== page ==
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With great interest, we read the lupus nephritis recommendations article by Fanouriakis et al.1 The authors highlighted that hydroxychloroquine (HCQ) use is recommended for all lupus nephritis patients to reduce risk of kidney flares, end-stage kidney disease (ESKD) and death. The authors also recommended that a reduction of 50% HCQ dose in patients with glomerular filtration rate less than 30 mL/min.
We agree with the authors that HCQ is an important background therapy for all systemic lupus erythematosus (SLE) and lupus nephritis patients. However, the dose adjustment in patients with renal impairment should be more evidence-based. In the FDA (Food and Drug Administration) website (www.accessdata.fda.gov), information of ‘range for renal clearance of unchanged drug was approximately 16% to 30% and did not correlate with creatinine clearance; therefore, a dosage adjustment is not required for patients with renal impairment’ were disclosed.
Furthermore, previous studies had been debating on the effect of HCQ in chronic kidney diseases (CKD).2 3 Pokroy-Shapira et al4 investigated 256 lupus patients for up to 25 years and found that HCQ use was negatively associated with risk of earlier CKD. We believed that evidence of HCQ in preventing ESKD and death, or even lupus nephritis flare were limited. Therefore, we designed a retrospective cohort study from population-based data set to examine the association using HCQ and their risk of subsequent CKD in patients with SLE.
In this study, we analysed Taiwan’s National Health Insurance Research Database from 1997 to 2013, which provides a strongly reliable huge database and encompasses approximately 99.9% of the Taiwan population. A total of 2050 newly diagnosed SLE patients with ICD-9 (International Classification of Diseases, Ninth Revision) codes 710.0 between 2000 to 2012 were included. After excluding patients with prior CKD and HCQ never-users, a total of 783 SLE patients who had HCQ treatment that began at −90 and +365 days from diagnosis with SLE individuals were enrolled and divided into two groups according to their prescription coverage days. Group 1 had prescription of HCQ for less than 90 days, and group 2 had HCQ prescription for more than 90 days within 1 year. The baseline characteristics of both groups were comparable after 1:2 age/sex matching and 1:1 propensity-score matching on urbanisation, hospitalisation days, comorbidities and co-medications. The cumulative incidence rate of SLE was calculated for up to 14 years with Kaplan-Meier curves. The Cox proportional regression model was used to examine HR of developing subsequent CKD among two groups.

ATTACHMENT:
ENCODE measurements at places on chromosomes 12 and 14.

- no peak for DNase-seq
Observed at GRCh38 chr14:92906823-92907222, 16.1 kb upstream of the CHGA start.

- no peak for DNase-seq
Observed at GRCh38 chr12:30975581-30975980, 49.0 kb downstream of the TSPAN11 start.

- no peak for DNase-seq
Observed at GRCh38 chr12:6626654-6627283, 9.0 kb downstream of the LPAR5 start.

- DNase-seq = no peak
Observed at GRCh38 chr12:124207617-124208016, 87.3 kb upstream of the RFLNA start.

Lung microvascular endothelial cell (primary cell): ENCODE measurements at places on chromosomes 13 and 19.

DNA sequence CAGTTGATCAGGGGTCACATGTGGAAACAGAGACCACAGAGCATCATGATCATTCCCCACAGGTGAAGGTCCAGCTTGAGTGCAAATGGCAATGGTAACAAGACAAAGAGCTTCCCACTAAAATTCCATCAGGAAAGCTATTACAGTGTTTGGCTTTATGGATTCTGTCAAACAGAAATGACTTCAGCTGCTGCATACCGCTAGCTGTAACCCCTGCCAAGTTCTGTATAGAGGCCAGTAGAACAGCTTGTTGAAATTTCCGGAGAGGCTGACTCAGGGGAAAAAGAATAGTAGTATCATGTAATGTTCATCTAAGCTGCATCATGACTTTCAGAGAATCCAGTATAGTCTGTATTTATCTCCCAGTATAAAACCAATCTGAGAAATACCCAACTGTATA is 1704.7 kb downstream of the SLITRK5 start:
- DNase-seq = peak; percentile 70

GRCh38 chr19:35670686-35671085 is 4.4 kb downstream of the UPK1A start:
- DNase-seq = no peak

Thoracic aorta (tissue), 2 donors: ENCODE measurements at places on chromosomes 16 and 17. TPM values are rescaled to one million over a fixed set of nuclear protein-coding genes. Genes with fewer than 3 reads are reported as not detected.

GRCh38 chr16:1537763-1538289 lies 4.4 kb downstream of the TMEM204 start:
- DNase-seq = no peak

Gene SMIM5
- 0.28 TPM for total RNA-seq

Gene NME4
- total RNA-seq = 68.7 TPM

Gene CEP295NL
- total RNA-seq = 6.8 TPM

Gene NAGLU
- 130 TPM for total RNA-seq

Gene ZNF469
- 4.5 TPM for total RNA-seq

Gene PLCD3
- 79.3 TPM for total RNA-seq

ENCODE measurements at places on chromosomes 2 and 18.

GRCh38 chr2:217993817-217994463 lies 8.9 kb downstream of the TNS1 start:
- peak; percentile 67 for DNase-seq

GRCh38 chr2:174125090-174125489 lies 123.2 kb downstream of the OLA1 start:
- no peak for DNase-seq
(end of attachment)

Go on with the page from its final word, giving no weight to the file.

The results revealed that the cumulative incidence of CKD showed no significant difference between two groups (figure 1). After adjusting for age, urbanisation, length of hospital stays and possible confounders, the adjusted HR of developing CKD among the >90 days HCQ group was 1.295 (95% CI 0.395 to 4.247), compared with <90 days users, indicating no statistical difference.
In conclusion, our retrospective population-based cohort study showed that HCQ use in SLE patient is neutral in subsequent risk of CKD.
The authors thank all patients and staffs who made this study possible.
C-YW and J-YH contributed equally.
Contributors C-YW and MT: writing and revision of the manuscript, discussion of mechanism, data interpretation. C-YH: statistical analysis, data collection and interpretation. J-YC and JC-CW: study design and supervision, revision of the manuscript. All authors discussed the results and contributed to the final manuscript.
Competing interests None declared.
Patient and public involvement Patients and/or the public were not involved in the design, or conduct, or reporting or dissemination plans of this research.
Patient consent for publication Not required.
Ethics approval This study was approved by Chung Shan Medical University Hospital.
Provenance and peer review Not commissioned; internally peer reviewed.
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